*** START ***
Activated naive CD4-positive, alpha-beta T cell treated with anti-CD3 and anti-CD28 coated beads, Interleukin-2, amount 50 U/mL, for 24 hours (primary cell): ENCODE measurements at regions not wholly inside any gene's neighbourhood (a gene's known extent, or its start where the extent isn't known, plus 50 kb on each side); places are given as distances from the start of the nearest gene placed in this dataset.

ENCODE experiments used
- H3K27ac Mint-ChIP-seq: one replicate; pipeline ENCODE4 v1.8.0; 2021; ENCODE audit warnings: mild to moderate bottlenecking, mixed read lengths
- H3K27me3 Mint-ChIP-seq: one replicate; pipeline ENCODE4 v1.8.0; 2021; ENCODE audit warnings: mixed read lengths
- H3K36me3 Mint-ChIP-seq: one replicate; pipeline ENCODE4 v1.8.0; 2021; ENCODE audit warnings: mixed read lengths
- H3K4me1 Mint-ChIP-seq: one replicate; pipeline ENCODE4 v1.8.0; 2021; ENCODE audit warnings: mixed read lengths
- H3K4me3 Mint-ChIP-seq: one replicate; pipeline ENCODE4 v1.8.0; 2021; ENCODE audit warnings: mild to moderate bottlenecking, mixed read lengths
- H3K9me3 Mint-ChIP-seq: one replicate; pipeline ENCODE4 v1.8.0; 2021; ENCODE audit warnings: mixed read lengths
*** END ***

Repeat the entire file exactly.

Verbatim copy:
Activated naive CD4-positive, alpha-beta T cell treated with anti-CD3 and anti-CD28 coated beads, Interleukin-2, amount 50 U/mL, for 24 hours (primary cell): ENCODE measurements at regions not wholly inside any gene's neighbourhood (a gene's known extent, or its start where the extent isn't known, plus 50 kb on each side); places are given as distances from the start of the nearest gene placed in this dataset.

ENCODE experiments used
- H3K27ac Mint-ChIP-seq: one replicate; pipeline ENCODE4 v1.8.0; 2021; ENCODE audit warnings: mild to moderate bottlenecking, mixed read lengths
- H3K27me3 Mint-ChIP-seq: one replicate; pipeline ENCODE4 v1.8.0; 2021; ENCODE audit warnings: mixed read lengths
- H3K36me3 Mint-ChIP-seq: one replicate; pipeline ENCODE4 v1.8.0; 2021; ENCODE audit warnings: mixed read lengths
- H3K4me1 Mint-ChIP-seq: one replicate; pipeline ENCODE4 v1.8.0; 2021; ENCODE audit warnings: mixed read lengths
- H3K4me3 Mint-ChIP-seq: one replicate; pipeline ENCODE4 v1.8.0; 2021; ENCODE audit warnings: mild to moderate bottlenecking, mixed read lengths
- H3K9me3 Mint-ChIP-seq: one replicate; pipeline ENCODE4 v1.8.0; 2021; ENCODE audit warnings: mixed read lengths